• Credit/debit card deposit online
  • Credit/debit card deposit by phone
  • Card and cash deposit at select facilities

To send a money order to an inmate in a Michigan state prison, make the money order payable to GTL Financial Services and send it along with a completed deposit form (Spanish version) to:

GTL Financial Services
5700 SW 34th Street
Suite 1315
Gainesville, FL 32609-2835

Each money order deposit must not exceed $300 in value. GTL does not charge processing fees on money orders sent to Michigan inmates. However, it does charge processing fees for credit/debit card deposits made online at ConnectNetwork or by phone at (888) 988-4768. It also credits $1 from each transaction to the Prisoner Benefit Fund. Both fees also apply when making cash and credit/debit card deposits at GTL kiosks located in the lobbies of some of Michigan state prisons.

County/city/township jails in Michigan use different vendors for handling inmate fund deposits. Visit the local jail’s page on the municipality’s website to find out approved methods of sending money to inmates in the facility. Most of these local jails accept cash and credit/card deposits at lobby kiosks, online, and by phone. Some also allow friends and family members to send money orders and checks by mail.

How to Visit Inmates in Michigan Prisons

Before visiting an inmate in prison, the intended visitor must confirm that the inmate is currently incarcerated at that facility using the prison lookup tool. Next, the individual must be approved by the MDOC and placed on the inmate’s visiting list. Each inmate must complete a visiting list form identifying their immediate family members and up to 10 other individuals they want visiting them. Each of these named prospective visitors must then complete and submit a visiting application form along with a self-addressed stamped envelope to receive a reply notifying them of the status of their application.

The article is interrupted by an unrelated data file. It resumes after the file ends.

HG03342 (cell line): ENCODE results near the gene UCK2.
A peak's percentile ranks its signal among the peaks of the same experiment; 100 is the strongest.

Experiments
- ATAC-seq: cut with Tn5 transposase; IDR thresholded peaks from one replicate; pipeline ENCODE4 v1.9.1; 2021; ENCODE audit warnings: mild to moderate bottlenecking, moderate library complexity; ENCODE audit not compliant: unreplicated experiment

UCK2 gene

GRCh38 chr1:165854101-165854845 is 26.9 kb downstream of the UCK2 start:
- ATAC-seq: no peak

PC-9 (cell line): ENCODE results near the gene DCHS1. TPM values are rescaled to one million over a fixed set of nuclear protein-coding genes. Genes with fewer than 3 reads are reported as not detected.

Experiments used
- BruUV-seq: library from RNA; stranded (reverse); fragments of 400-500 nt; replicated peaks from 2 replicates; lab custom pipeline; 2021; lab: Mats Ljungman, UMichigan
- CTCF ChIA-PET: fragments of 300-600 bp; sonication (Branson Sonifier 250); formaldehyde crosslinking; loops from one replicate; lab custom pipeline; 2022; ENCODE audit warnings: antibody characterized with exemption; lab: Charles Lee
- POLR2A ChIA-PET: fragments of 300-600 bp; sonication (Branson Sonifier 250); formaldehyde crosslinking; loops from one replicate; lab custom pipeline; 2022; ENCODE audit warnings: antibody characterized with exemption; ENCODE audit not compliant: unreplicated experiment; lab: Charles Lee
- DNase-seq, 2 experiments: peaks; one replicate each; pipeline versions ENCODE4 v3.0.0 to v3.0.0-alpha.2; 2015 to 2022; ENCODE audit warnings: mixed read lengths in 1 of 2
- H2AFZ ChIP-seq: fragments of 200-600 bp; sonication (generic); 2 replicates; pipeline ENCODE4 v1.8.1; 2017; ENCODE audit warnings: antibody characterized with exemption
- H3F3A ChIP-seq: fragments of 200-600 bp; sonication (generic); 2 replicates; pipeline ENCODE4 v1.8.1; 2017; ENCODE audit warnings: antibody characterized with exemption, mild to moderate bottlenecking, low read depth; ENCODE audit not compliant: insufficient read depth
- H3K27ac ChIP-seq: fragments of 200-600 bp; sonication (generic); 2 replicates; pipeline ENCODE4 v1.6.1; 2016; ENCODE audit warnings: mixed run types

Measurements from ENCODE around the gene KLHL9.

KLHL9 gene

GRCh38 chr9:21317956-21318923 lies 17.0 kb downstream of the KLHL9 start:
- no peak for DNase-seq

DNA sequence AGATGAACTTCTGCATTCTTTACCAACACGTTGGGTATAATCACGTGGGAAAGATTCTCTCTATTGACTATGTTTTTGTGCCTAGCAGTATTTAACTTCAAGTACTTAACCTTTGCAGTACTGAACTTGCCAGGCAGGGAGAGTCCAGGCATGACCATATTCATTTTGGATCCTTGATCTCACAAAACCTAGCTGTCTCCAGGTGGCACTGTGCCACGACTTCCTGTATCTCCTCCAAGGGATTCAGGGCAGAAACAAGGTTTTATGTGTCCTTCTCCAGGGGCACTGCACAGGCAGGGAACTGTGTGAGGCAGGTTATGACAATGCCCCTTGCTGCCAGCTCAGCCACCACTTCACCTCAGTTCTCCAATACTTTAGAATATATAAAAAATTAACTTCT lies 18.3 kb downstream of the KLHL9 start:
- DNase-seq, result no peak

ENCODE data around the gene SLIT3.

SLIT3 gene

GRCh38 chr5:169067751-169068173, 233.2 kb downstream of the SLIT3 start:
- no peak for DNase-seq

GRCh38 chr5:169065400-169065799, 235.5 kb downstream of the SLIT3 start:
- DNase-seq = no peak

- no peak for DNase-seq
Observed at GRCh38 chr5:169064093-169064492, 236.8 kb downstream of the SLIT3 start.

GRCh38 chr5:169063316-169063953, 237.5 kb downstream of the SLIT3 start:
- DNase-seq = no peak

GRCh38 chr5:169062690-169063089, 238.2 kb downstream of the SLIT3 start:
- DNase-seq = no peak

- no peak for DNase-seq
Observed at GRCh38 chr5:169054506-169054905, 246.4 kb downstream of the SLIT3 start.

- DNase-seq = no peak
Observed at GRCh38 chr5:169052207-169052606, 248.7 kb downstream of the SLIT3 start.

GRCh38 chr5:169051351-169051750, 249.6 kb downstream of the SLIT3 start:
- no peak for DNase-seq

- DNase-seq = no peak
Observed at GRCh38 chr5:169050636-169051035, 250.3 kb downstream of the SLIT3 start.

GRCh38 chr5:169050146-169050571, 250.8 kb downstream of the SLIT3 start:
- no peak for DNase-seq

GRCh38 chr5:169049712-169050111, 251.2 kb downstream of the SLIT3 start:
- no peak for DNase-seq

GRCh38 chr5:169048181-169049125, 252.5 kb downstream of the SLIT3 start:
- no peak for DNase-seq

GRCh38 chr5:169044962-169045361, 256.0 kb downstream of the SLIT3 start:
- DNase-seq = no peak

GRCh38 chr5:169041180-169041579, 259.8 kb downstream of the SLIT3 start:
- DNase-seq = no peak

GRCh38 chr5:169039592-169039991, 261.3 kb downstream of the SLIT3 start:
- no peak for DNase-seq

Approved visitors can visit inmates during the visitation days and times for each facility per the MDOC’s visiting schedule (Spanish). Before visiting an inmate in a Michigan state prison, it is also important to also read the MDOC visiting standards (Spanish) for visitation rules and regulations. Michigan local jails have varying sets of rules and schedules for inmate visitation. To find out specific regulations and visitation times for a local jail, check the county sheriff's official website.

Note that a Michigan correctional facility may restrict all visits on short notice in the event of a communicable disease going through the prison population. In such cases, prisoners are quarantined to prevent the spread of the disease.

How to Perform a Michigan Prison Inmate Search

The MDOC provides an inmate lookup tool known as the Offender Tracking Information System (OTIS). Interested persons may use the tool to perform a free inmate search by name. Besides using OTIS for a Michigan prison inmate search, a searcher can also use the tool to obtain records of offenders on parole or probation supervised by the MDOC. Michigan law requires the MDOC to keep inmate records on OTIS for up to three years after their release. You can search the OTIS database by offender name, MDOC number, sex, age, race, and status.

How to Perform a Michigan Jail Inmate Search